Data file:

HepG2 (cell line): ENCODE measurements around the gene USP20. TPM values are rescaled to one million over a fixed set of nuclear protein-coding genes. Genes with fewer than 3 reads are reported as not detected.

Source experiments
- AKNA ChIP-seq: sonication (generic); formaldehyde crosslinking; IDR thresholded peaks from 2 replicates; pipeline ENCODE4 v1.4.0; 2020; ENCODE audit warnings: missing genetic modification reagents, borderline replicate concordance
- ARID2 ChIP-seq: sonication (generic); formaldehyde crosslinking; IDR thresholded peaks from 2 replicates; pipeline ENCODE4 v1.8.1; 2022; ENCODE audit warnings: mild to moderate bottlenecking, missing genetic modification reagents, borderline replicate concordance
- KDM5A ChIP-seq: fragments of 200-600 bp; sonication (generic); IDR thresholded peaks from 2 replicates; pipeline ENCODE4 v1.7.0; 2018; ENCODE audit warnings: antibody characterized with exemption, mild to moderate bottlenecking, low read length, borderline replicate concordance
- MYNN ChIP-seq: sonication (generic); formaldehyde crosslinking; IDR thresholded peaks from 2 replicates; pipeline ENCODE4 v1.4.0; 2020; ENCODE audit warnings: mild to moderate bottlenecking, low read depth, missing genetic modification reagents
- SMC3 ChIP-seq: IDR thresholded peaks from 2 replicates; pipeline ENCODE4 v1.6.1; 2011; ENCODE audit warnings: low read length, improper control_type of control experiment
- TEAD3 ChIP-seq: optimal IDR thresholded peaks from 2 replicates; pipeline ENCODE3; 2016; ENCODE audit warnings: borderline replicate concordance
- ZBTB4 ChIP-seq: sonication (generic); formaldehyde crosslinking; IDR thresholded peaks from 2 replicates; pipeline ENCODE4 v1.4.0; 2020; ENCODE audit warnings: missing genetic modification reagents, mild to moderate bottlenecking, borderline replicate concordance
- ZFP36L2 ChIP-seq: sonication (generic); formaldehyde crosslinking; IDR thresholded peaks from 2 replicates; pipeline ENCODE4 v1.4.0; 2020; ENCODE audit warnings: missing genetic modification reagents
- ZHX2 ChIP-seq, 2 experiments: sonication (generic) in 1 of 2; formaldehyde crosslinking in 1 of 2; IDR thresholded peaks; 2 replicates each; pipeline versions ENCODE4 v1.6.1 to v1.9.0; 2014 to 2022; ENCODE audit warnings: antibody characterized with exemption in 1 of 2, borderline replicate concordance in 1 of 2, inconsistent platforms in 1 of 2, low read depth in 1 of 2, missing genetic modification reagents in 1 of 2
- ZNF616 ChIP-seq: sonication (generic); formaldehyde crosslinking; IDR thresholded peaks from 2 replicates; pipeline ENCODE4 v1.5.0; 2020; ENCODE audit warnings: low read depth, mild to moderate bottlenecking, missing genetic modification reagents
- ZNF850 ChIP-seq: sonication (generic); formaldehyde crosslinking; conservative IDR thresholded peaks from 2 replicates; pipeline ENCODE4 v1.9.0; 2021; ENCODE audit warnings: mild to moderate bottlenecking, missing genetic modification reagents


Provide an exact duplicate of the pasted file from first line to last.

HepG2 (cell line): ENCODE measurements around the gene USP20. TPM values are rescaled to one million over a fixed set of nuclear protein-coding genes. Genes with fewer than 3 reads are reported as not detected.

Source experiments
- AKNA ChIP-seq: sonication (generic); formaldehyde crosslinking; IDR thresholded peaks from 2 replicates; pipeline ENCODE4 v1.4.0; 2020; ENCODE audit warnings: missing genetic modification reagents, borderline replicate concordance
- ARID2 ChIP-seq: sonication (generic); formaldehyde crosslinking; IDR thresholded peaks from 2 replicates; pipeline ENCODE4 v1.8.1; 2022; ENCODE audit warnings: mild to moderate bottlenecking, missing genetic modification reagents, borderline replicate concordance
- KDM5A ChIP-seq: fragments of 200-600 bp; sonication (generic); IDR thresholded peaks from 2 replicates; pipeline ENCODE4 v1.7.0; 2018; ENCODE audit warnings: antibody characterized with exemption, mild to moderate bottlenecking, low read length, borderline replicate concordance
- MYNN ChIP-seq: sonication (generic); formaldehyde crosslinking; IDR thresholded peaks from 2 replicates; pipeline ENCODE4 v1.4.0; 2020; ENCODE audit warnings: mild to moderate bottlenecking, low read depth, missing genetic modification reagents
- SMC3 ChIP-seq: IDR thresholded peaks from 2 replicates; pipeline ENCODE4 v1.6.1; 2011; ENCODE audit warnings: low read length, improper control_type of control experiment
- TEAD3 ChIP-seq: optimal IDR thresholded peaks from 2 replicates; pipeline ENCODE3; 2016; ENCODE audit warnings: borderline replicate concordance
- ZBTB4 ChIP-seq: sonication (generic); formaldehyde crosslinking; IDR thresholded peaks from 2 replicates; pipeline ENCODE4 v1.4.0; 2020; ENCODE audit warnings: missing genetic modification reagents, mild to moderate bottlenecking, borderline replicate concordance
- ZFP36L2 ChIP-seq: sonication (generic); formaldehyde crosslinking; IDR thresholded peaks from 2 replicates; pipeline ENCODE4 v1.4.0; 2020; ENCODE audit warnings: missing genetic modification reagents
- ZHX2 ChIP-seq, 2 experiments: sonication (generic) in 1 of 2; formaldehyde crosslinking in 1 of 2; IDR thresholded peaks; 2 replicates each; pipeline versions ENCODE4 v1.6.1 to v1.9.0; 2014 to 2022; ENCODE audit warnings: antibody characterized with exemption in 1 of 2, borderline replicate concordance in 1 of 2, inconsistent platforms in 1 of 2, low read depth in 1 of 2, missing genetic modification reagents in 1 of 2
- ZNF616 ChIP-seq: sonication (generic); formaldehyde crosslinking; IDR thresholded peaks from 2 replicates; pipeline ENCODE4 v1.5.0; 2020; ENCODE audit warnings: low read depth, mild to moderate bottlenecking, missing genetic modification reagents
- ZNF850 ChIP-seq: sonication (generic); formaldehyde crosslinking; conservative IDR thresholded peaks from 2 replicates; pipeline ENCODE4 v1.9.0; 2021; ENCODE audit warnings: mild to moderate bottlenecking, missing genetic modification reagents